Modeling Pharmaceutical Powder-Flow Performance Using Particle-Size Distribution Data

March 2, 2009
Norma Leyva, Matthew P. Mullarney
Pharmaceutical Technology
Volume 33, Issue 3

The authors present a simple and material-sparing approach for estimating the powder-flow performance of previously uncharacterized single-component bulk powders when only particle-size distribution data are available.

Pharmaceutical powders can be very different in their particle chemistry, morphology, and size, which can significantly affect their bulk-flow properties. Free-flowing powders are desirable to enable robust powder processing operations such as bin filling, hopper discharge, and capsule and die filling. It is well established that particle size (mean and distribution) is one of the most significant factors that affects the flow behavior of powders (1, 2). Small particles (<20 μm) have a relatively high surface area to volume ratio, causing interparticulate attractive forces to dominate and resist bulk flow when a shear stress is applied. Larger particles (>100 μm) tend to roll or slide over one another when a shear stress is present and, thus, exhibit superior bulk flow properties compared with small particles. This is because gravity forces significantly exceed interparticle forces such as those caused by electrostatic or van der Waals interactions for particles in this size range. In addition, a broad particle-size distribution (PSD) with both large and small particles enables more efficient particle packing, which leads to an interlocking effect as the small particles fill in the gaps between the contact surfaces of larger particles. The absolute size and distribution of particles in a powder sample, therefore, collectively contribute to the sample's bulk powder-flow behavior.

The quantification of powder-flow properties with a small quantity of material (<20 g) is essential for material sparing and cost-saving predictive assessments. Amidon and Houghton remark that useful powder-flow evaluation tools should be reproducible, sensitive, yield meaningful results, and require small amounts of material (3). Because only small (expensive) quantities of powder are available during early dosage-form design and because the synthetic process may not be finalized, having a simple material-sparing screening tool that can rapidly evaluate the powder flow of these samples is attractive (3). Even with small-scale tools such as shear cells for the evaluation of powder-flow performance, however, it is desirable to predict powder-flow performance using less than 1 g material during prototype active pharmaceutical ingredient (API) or drug-product design.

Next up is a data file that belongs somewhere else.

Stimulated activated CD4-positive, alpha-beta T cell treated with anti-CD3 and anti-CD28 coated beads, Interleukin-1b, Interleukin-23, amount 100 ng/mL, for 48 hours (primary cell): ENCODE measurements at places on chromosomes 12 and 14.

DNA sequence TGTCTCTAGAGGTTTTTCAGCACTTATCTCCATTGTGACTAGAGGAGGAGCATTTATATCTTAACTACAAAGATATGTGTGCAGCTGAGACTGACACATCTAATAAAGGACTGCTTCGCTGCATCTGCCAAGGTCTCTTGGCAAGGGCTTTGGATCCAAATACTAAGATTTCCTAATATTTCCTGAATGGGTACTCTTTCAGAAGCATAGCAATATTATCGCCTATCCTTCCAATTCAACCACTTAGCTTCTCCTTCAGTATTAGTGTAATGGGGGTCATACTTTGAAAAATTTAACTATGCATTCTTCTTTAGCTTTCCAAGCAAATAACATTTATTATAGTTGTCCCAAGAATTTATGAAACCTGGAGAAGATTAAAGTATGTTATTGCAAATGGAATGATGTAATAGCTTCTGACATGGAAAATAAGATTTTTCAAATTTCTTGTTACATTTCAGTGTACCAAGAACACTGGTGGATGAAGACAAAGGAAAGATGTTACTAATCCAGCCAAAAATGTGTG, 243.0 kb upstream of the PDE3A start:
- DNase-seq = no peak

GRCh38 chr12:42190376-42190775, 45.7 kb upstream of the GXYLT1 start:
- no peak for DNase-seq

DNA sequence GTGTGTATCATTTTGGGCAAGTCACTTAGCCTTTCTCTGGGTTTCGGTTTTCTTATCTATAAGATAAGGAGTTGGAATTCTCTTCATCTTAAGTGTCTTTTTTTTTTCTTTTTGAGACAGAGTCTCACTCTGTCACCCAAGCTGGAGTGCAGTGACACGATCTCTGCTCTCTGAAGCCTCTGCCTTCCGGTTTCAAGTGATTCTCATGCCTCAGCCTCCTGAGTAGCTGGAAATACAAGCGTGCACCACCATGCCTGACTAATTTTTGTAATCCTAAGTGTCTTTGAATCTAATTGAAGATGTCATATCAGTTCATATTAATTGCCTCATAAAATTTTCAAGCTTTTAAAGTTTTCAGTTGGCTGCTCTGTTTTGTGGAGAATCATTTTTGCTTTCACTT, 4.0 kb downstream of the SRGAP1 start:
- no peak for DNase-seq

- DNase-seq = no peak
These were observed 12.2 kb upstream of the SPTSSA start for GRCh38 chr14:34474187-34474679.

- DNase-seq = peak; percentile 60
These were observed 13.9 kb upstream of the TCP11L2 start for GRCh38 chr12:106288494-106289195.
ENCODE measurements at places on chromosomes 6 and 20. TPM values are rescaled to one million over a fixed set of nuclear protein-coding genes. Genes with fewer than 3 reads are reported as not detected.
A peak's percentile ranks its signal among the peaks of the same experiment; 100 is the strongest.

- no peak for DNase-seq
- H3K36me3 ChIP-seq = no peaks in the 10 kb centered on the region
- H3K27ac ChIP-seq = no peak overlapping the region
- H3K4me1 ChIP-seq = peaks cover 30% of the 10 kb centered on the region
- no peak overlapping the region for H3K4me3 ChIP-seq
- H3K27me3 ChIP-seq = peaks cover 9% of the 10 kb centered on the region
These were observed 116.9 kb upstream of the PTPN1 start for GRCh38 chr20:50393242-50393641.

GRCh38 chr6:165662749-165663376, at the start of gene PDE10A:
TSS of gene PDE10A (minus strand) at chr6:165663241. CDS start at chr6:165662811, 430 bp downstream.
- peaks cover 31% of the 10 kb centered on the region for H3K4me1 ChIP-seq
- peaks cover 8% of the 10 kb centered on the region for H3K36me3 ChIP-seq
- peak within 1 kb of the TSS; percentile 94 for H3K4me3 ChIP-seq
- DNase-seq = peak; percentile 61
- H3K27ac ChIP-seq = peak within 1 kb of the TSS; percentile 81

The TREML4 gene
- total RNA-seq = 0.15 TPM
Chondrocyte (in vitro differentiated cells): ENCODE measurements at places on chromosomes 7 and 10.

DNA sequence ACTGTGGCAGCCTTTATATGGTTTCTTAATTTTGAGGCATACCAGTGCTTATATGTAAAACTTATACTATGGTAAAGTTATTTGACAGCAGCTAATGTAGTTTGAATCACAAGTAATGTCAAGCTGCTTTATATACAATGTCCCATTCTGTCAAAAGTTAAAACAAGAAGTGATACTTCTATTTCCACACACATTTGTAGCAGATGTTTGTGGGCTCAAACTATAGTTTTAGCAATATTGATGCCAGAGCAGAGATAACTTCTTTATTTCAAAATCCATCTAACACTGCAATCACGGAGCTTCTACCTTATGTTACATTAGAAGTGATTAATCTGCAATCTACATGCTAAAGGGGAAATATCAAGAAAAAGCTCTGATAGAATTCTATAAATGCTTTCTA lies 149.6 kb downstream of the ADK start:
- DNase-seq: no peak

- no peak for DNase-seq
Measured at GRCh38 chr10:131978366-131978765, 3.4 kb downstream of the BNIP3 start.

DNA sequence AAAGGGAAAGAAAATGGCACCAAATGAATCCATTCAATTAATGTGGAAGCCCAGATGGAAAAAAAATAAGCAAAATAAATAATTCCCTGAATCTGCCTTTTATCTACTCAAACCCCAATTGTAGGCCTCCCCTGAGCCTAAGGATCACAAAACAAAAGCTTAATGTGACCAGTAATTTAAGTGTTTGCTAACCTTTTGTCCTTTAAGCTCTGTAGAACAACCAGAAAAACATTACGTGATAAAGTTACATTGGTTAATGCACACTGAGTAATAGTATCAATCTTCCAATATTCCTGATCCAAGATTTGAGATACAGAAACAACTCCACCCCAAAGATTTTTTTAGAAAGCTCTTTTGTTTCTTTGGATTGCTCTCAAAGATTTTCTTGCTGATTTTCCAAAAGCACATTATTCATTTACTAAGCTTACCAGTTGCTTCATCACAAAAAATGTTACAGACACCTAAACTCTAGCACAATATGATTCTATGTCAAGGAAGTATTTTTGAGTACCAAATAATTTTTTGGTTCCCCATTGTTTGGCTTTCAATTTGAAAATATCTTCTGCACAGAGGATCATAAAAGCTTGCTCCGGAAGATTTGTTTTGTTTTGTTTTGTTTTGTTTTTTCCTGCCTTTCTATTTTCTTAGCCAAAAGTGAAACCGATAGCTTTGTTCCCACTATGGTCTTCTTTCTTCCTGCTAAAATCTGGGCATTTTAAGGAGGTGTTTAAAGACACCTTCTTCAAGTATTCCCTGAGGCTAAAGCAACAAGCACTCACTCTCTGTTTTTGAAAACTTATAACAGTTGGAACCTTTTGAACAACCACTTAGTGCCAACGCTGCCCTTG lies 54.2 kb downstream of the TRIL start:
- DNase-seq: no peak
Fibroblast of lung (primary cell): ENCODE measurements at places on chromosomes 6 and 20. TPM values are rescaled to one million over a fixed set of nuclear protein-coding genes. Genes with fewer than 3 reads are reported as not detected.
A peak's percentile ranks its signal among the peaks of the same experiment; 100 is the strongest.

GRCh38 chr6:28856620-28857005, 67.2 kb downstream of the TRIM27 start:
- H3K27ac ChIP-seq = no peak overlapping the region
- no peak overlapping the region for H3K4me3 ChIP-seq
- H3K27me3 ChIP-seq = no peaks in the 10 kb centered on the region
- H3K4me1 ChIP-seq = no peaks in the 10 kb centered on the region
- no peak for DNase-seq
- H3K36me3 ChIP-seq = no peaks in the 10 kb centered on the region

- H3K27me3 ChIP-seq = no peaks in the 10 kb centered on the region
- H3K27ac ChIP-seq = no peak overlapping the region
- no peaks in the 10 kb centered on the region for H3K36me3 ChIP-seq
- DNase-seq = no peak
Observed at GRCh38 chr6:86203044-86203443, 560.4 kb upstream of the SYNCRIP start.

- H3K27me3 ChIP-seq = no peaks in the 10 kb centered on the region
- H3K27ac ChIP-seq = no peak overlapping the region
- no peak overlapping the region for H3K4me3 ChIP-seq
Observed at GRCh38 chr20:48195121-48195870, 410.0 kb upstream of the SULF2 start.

Particle-size analysis tools such as laser diffraction can measure the PSD of less than 1 g of material. It is beneficial to prototype API and solid-dosage formulation design if the flow performance of powders can be predicted using particle-size data. This method offers a significant advantage to a material-sparing approach because bulk property measurements such as flow cannot be scaled down much below a few grams due to the fact that they are dominated by interparticle interactions.

The authors hypothesize that the relative powder-flow performance of a bulk powder sample is influenced by and can be predicted from its PSD. The objective of this investigation is to develop a quantitative empirical model for predicting an established single flow-performance parameter, the flow-function coefficient (FFC), from input PSD statistics. This model may then be used to predict the flow behavior of new powdered pharmaceutical materials.

Materials

A proprietary database containing PSD and powder-flow data was queried for all powders containing PSD and FFC data. The query produced a representative sample of 185 pharmaceutical powders tested during a three-year period (see Table I). The volume mean diameter (VMD, D[4,3]) and FFC values ranged from 2 to 457 μm and 1.2 to 28.5, respectively. These are typical ranges for powdered bulk materials (4).

Table I: Linear-regression data for measured versus predicted flow-function coefficient (FFC) values using the partial-least squares (PLS) model.

Methods

Particle-size analysis. The PSD of each sample was evaluated using a Sympatec Helos/Rodos laser diffraction particle-size analyzer (Sympatec Inc., Lawrenceville, NJ) with dry dispersion capability. Small bulk samples (0.5–5.0 g) were introduced to the dry dispersion feeder system using a vibratory feed tray. The dispersion pressure was optimized (0.5–4.0 bar) to reasonably break up any loose agglomerates in the sample. The laser diffraction system, equipped with the appropriate lens for the sample's particle-size range was used to measure the PSD of the sample in 31 channels. The cumulative PSD and common PSD statistics (D10, D50, D90, D[4,3]) were calculated using the Sympatec Windox 4.0 software.